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Sow with triplets
CONTRIBUTION · 30th September 2010
Darren Davies
Spending lots of time in the outdoors I often encounter wildlife. Anytime I see some of our amazing "neighbors" I always feel lucky to see gods creatures in their natural environment, this includes those large ferocious teeth bearing, claw tearing, monsters called bears.

I have always seemed fascinated by them, I'm not sure why, because they are king of the forest, held in high regard in first nation lore or maybe all those scary bear stories or perhaps just the good ones like Winnie the Pooh, I just don't recall when my fascination started.

My friends and family often ask "aren't you afraid of getting attacked?" I am always puzzled by that question, should I respond "are you afraid of getting hit by a car or attacked by a weirdo, you probably have a better chance?" Some folks don't even hike in case they run into a bear! Now I'm not advocating bears are not dangerous, in fact some acquaintances pack guns while hiking. My perspective is as with any wild animal, treat them with respect and learn about them.

There are many great books about bears (check out the library) that investigate root causes of bear attacks with statistics on grizzlies, blacks, sows with cubs and predatory bears. I am sure I have seen hundreds of bears with many encounters well within what most would feel would be an acceptable range (under 50 ft) with only a handful giving me cause for alarm. Raised fur, cubs present, not alarmed at my presents as a few examples of warning signs. 80% of the time they have heard me coming and I am watching their rear end running up the mountain in escape, 10% from a far distance, 5% of the time they are curiously trying to figure out what I am before fleeing, a few times I have unexpected met one face to face before they have fled and the odd one up a tree.

In the end I believe animals can feel your "energy". If you are giving off the energy of prey, hmmm, probably not so good, maybe time to read some books to feel a little more comfortable about the wild animals in our backyard.

Perhaps one day I will be the unfortunate recipient of an attack. Chances are it won't be an attack but a defensive strike that will be reported as an "attack". I am sure some bears are just inherently nasty, just like some people, animals, weather, and the like; however we don't live in fear.

Instead I will continue to advocate bears as my neighbors and give them the respect and admiration all wildlife should have. Read, learn, respect and enjoy not just the bruins but all the great things the outdoors offers. Happy hiking!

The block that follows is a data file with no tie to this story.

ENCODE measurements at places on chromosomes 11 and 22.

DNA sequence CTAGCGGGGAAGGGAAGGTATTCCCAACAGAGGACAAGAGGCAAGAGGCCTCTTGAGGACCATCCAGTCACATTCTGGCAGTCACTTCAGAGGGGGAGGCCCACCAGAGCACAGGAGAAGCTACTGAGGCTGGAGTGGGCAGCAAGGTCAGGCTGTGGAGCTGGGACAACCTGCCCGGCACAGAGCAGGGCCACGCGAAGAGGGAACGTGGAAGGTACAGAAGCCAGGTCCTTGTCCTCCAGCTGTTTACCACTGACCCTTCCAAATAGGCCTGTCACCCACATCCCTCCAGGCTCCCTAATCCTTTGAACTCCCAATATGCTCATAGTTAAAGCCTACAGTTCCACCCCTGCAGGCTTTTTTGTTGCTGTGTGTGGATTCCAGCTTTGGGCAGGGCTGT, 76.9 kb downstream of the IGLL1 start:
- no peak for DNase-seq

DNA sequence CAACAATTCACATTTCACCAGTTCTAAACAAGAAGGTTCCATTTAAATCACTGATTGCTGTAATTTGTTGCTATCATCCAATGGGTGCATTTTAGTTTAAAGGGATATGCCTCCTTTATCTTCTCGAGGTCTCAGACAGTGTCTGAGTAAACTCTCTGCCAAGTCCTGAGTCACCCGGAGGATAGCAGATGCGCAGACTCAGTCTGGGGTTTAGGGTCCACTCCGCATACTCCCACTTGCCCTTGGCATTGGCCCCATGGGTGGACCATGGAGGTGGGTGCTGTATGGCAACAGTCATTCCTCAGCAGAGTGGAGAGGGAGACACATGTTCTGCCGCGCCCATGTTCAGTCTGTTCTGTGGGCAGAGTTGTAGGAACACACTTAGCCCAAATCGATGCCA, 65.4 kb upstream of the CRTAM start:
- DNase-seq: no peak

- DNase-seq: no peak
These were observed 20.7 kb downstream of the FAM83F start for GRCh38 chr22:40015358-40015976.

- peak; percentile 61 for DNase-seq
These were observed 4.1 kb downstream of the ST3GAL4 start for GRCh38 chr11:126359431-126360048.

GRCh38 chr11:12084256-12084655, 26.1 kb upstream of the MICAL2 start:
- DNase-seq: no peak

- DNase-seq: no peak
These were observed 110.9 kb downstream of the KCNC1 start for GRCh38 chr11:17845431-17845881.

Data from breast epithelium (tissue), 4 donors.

Sow with twins
Sow with twins
Kermodei
Kermodei
Fur rising, better back off
Fur rising, better back off
Cinnamon bear
Cinnamon bear
Bears
Comment by Karen Dedosenco on 1st October 2010
As someone who grew up in the bush where bears were a common sight I can tell you I have never felt threatened when coming across a bear. The reason for that was because I was taught that wild animals are not your friend and to give them a wide berth.

At this time of year it is very likely that you may see bears in or near town. In fact, while walking by the river off Graham Ave. yesterday, we sighted a bear and her two young cubs.

I can not stress enough that when you come into the vicinity of a bear or bears you may be feeling the love but they absolutely are not. The best reaction you can have to avoid a confrontation is to turn and walk away. Do not run. Chances are that it/they will ignore you but you are only aggrivating the situation by hanging around in what they consider their territory.

If a bear is sighted in town let a Conservation officer know and ensure your neighbors are aware in order to avoid accidental encounters.

Wild animals are beautiful and intriguing but they can be dangerous. Avoidance is the safest policy.
Wonderful!
Comment by Jess on 30th September 2010
I'm glad to see this article. From one bear-lover to another I appreciate your story. More people need to educate themselves on what they are being "afraid" of. I sympathize with these animals and how they are labeled as "dangerous". Just like any animal they usually only threaten when being threatened. Thank you for this article and GREAT shots!